“It’s affected him to the point where he needs counseling because he’s said he wishes he was dead,” his mother said.

Then a vet friend contacted her to say she had a dog she was caring for on behalf of Animal Rescue Qld (ARQ) that her son should meet.

“As soon as Quaden saw Buddy, the bond was instant,” Bayles said.

dog-dwaquadenandbuddy2“Quaden now proudly accepts that he’s got dwarfism, because Buddy’s given him that reason to think that it’s cool,” said his mother. “So he tells everyone, ‘My dog has dwarfism like me,’ and it’s the first time we’ve ever, in Quaden’s five years of life, heard him say the word, because we are not allowed to say dwarfism or achondroplasia.”

“… They really are in this journey together and I hope their story helps other people realize it’s cool to be small.”

Quaden suffers from numerous health problems and has had eight surgeries already. He is increasingly relying on a wheelchair because of his weak muscle tone and nerve damage. He is scheduled to have more surgery soon, but Bayles said the hospital has a pet area so Quaden will be able to keep Buddy close during the process.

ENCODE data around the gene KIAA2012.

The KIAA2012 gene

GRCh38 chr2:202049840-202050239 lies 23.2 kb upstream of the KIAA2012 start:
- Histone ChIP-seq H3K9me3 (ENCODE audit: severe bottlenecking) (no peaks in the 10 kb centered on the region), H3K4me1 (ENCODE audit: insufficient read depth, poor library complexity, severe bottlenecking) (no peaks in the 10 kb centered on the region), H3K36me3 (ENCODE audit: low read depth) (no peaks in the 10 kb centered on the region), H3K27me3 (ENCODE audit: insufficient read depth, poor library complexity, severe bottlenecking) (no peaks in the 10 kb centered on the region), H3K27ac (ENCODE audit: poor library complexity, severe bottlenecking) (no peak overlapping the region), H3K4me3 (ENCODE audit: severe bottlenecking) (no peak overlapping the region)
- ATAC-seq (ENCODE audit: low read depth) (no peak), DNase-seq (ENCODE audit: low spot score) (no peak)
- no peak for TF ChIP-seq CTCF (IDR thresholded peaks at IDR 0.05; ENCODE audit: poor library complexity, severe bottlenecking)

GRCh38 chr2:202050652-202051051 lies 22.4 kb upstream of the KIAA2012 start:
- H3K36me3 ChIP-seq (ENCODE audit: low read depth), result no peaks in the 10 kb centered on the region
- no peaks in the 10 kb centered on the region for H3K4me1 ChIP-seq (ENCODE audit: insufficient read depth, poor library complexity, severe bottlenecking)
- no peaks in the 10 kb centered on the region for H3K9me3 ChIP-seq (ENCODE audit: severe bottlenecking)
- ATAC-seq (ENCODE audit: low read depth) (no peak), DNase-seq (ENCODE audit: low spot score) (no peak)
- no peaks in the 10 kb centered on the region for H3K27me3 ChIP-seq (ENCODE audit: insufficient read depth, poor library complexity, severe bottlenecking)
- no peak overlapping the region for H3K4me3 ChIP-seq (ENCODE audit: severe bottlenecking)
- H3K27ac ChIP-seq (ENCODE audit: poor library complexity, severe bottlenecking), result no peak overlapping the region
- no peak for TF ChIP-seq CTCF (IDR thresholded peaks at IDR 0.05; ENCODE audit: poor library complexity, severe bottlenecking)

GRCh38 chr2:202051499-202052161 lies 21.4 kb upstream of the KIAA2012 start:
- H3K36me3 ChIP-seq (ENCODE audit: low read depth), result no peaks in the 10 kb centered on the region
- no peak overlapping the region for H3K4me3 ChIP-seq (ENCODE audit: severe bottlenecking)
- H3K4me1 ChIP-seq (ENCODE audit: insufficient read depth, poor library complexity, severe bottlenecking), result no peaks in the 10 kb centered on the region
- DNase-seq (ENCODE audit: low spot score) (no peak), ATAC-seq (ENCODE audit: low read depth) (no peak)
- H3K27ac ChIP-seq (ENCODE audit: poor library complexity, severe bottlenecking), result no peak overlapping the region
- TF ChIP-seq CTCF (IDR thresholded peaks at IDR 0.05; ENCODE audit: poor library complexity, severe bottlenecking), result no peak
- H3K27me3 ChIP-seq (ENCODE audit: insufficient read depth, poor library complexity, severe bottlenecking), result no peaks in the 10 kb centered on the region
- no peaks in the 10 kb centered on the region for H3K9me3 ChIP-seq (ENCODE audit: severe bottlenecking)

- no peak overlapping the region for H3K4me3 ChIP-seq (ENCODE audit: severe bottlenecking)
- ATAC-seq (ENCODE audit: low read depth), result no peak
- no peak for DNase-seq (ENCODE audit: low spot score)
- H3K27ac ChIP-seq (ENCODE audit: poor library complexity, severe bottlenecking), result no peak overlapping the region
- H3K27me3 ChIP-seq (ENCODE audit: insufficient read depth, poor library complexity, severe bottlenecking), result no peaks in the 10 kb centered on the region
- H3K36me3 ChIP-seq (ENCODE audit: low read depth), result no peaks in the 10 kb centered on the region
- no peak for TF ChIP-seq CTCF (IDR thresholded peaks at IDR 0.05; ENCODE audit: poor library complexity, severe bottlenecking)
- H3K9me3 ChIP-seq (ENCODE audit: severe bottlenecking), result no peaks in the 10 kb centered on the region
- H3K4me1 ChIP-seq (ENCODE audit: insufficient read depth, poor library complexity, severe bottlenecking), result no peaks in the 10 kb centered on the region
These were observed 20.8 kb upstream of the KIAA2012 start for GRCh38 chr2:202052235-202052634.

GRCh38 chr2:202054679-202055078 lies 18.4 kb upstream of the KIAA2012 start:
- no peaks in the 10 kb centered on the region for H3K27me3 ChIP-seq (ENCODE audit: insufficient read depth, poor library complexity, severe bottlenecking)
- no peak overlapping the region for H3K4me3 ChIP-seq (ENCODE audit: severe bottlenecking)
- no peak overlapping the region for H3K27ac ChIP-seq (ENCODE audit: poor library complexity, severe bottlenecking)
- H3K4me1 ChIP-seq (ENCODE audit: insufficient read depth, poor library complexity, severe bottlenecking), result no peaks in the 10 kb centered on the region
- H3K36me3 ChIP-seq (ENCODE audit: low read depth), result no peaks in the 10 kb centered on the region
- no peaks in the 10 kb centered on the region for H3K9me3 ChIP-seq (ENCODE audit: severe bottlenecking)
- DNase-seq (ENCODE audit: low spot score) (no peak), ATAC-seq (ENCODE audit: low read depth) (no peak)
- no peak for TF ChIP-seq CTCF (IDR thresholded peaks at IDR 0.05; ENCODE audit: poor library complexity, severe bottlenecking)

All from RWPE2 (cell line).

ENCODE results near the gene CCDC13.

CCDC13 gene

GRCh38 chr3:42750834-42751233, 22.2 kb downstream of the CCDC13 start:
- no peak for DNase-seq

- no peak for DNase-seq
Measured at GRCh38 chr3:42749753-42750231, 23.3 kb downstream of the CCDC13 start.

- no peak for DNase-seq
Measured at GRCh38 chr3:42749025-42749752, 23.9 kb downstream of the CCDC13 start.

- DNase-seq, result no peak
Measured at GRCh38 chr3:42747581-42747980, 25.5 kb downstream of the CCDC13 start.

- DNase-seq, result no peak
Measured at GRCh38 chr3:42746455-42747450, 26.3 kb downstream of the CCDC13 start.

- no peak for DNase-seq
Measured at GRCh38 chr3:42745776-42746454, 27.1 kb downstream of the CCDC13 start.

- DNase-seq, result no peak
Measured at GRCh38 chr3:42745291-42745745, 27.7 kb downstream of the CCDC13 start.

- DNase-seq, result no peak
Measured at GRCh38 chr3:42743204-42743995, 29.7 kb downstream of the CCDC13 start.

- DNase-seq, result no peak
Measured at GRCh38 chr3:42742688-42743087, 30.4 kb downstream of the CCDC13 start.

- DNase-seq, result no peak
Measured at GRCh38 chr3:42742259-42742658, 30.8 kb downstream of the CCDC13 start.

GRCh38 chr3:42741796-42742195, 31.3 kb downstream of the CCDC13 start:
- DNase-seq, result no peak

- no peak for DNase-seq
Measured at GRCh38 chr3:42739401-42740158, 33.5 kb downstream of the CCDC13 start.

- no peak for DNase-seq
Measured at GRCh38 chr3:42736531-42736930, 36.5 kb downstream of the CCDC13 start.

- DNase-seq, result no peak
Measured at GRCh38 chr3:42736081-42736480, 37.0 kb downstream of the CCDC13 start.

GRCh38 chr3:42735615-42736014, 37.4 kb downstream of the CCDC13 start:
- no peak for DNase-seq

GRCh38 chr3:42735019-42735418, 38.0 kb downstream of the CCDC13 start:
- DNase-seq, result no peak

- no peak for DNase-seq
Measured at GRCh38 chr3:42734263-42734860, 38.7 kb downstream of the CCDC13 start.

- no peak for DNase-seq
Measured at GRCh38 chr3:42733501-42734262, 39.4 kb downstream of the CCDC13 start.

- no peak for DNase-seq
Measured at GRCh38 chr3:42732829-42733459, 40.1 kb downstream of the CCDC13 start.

Buddy has health issues too and the family has to give him medication every day for arthritis – a common complaint with achondroplasia sufferers.

Quaden’s mother now works to raise awareness of the condition that affects 1 in every 30,000 children born in world. She has set up a support group for families with children who have dwarfism called Stand Tall 4 Dwarfism.

Buddy serves as the group’s mascot.

(Photos courtesy of the Bayles family)

And now, the downside of doggy DNA tests


The board of a ritzy Manhattan co-op is requiring some residents undergo testing of their blood and spit to determine if they are pure enough — and of the proper type — to live there.

As of last month, dog owners living in the luxury tower at 170 West End Avenue must have their veterinarian sign off on the canine’s pedigree and, if the pet is a mix, detail the percentage of each breed, according to DNAInfo.com

The policy is designed to purge the building of any pedigrees the board deems troublesome.

And the board deems many breeds troublesome — 27 in all, including the Pomeranian and the Maltese.